woo boy, what a trip this has been. the confounding continued existence of sputnik is a great source of pain and relief for me. this list jettisons the pretense of objectivity and is meant to portray the decade as it was (the wall-to-wall music, earmarked albums putting numbers on the board), not as i would like it to have been. go gentle. goodbye
An Album By Korallreven
The Age of Adz
Let England Shake
|94||Nick Cave and The Bad Seeds|
Bel Air Highrise Plantation
Leak 04-13 (Bait Ones)
Have One on Me
How Are You?
Under The Skin OST
An Empty Bliss Beyond This World
New History Warfare Vol 2: Judges
Open Your Heart
Bedroom Databank, Vols. 1-4
The Way Out
|57||Yo La Tengo|
There’s A Riot Going On
A Crow Looked At Me
The Idler Wheel...
Some Rap Songs
|51||A Sunny Day in Glasgow|
Sea When Absent
Earth To Friend
|47||The Tallest Man on Earth|
The Wild Hunt
On Your Own Love Again
808s and Dark Grapes II
The Original Faces
Shaking the Habitual
|37||Ian William Craig|
A Turn of Breath
COIN COIN Chapter One: Gens de couleur libres
Looping State of Mind
Years Past Matter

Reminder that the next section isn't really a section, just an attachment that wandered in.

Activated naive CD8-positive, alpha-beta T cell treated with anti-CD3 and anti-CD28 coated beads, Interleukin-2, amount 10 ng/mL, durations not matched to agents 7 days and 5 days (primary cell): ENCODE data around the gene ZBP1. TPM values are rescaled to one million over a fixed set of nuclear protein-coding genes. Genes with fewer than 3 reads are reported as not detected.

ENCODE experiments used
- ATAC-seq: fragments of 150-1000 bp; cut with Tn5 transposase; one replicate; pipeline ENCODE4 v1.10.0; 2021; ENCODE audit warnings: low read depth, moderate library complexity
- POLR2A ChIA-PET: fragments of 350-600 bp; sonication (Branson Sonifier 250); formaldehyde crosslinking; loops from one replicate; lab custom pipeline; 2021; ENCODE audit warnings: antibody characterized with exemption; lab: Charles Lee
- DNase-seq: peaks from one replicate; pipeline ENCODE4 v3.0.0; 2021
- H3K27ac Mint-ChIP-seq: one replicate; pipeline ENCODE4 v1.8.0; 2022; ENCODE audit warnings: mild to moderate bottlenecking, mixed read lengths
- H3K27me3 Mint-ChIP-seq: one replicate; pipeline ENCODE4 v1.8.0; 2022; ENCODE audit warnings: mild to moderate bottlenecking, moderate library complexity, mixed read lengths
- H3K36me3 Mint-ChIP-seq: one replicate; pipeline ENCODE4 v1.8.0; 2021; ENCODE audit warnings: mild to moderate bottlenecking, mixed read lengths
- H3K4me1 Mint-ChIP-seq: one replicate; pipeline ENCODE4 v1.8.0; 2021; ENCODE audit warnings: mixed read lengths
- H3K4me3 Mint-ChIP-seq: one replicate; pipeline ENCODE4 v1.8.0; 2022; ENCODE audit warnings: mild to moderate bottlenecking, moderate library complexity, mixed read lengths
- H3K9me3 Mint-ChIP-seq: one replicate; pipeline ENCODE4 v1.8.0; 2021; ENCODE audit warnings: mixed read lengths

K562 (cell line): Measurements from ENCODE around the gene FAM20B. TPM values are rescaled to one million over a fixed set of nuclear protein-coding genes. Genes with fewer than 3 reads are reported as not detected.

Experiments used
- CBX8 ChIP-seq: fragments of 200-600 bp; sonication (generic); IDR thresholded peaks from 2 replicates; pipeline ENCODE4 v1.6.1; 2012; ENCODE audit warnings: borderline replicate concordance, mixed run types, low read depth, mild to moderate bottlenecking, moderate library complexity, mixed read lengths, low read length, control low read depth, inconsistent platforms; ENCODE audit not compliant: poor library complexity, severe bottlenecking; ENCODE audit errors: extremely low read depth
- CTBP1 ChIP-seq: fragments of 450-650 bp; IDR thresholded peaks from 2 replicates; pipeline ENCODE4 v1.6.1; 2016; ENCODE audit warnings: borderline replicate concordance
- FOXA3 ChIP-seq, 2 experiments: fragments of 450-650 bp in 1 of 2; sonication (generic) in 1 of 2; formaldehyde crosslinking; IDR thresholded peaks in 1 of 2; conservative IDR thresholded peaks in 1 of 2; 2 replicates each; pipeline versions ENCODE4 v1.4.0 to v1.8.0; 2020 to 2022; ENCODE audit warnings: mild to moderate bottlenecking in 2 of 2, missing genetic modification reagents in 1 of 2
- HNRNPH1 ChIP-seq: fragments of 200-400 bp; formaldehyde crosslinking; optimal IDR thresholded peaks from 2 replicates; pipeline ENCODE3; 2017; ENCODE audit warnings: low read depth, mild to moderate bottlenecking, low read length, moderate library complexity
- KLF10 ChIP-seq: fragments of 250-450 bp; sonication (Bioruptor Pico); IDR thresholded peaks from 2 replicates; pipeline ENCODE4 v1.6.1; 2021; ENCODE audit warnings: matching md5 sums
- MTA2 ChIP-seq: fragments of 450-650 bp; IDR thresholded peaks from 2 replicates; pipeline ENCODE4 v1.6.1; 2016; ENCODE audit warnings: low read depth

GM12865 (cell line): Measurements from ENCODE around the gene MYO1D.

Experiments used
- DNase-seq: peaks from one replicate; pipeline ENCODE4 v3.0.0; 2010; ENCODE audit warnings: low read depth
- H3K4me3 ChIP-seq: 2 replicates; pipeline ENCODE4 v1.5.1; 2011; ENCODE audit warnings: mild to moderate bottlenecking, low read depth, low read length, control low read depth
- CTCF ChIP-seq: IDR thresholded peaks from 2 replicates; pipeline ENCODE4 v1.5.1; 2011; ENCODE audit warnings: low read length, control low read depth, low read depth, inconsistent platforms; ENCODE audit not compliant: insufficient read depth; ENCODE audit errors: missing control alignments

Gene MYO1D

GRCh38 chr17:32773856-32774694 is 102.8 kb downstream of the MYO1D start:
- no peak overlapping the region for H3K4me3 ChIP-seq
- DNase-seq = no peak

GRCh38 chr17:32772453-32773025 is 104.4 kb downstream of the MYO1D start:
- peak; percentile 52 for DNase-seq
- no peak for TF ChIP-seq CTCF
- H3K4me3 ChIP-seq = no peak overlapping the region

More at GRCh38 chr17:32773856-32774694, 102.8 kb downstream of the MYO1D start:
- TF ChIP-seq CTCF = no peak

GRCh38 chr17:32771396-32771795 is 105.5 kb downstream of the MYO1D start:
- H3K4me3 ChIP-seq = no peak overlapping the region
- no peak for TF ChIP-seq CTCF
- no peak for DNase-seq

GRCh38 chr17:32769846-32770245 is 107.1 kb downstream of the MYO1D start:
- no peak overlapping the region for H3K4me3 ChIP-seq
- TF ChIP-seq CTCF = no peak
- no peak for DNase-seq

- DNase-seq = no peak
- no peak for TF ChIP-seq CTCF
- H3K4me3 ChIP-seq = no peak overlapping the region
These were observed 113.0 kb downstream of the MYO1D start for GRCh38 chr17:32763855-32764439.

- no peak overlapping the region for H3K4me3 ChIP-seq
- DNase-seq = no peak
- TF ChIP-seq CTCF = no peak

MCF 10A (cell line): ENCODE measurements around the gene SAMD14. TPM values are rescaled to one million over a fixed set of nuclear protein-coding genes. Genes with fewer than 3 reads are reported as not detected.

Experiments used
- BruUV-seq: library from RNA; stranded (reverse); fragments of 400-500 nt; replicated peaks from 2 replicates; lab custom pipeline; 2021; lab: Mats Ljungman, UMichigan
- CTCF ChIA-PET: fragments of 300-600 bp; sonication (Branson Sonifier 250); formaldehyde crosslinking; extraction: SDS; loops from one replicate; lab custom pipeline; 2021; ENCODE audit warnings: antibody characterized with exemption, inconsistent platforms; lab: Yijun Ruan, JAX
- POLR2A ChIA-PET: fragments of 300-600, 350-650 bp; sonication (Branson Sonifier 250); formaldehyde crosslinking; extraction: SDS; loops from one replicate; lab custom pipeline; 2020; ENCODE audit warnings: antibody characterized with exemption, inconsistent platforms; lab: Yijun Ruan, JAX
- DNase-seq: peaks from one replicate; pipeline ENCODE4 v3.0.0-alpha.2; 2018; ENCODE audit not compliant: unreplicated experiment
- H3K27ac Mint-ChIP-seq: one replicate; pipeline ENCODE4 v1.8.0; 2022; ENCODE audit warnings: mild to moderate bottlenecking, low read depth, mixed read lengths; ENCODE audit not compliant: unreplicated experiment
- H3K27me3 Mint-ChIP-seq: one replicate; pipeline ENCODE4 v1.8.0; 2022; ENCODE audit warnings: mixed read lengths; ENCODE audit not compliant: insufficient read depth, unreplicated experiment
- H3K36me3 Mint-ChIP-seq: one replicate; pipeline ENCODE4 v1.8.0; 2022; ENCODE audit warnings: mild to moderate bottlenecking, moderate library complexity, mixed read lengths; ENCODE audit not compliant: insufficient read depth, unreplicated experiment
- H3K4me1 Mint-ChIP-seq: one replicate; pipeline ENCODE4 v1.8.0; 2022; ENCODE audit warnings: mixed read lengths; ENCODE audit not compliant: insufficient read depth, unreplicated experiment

Paul's Tomb: A Triumph
|26||Oneohtrix Point Never|
R Plus Seven
Innocence Is Kinky
Nothing 2 Loose
Every individual component of this album is unspeakably ugly, but to Danny Brown’s immense credit, he fashions it all together in a way that is purposeful and rewarding. There is no question of Brown’s prowess as a storyteller, and Atrocity Exhibition becomes a concept album through the sheer force of its execution, in how the lyrics inform Brown’s performance and the dark psychosis of his warped music bed. It is the rare instance of an artist satirizing the culture that exasperates rockstar narratives like his own without losing himself to irony or self-deprecation, mapping his sins with a fierce awareness that translates with crystal clarity.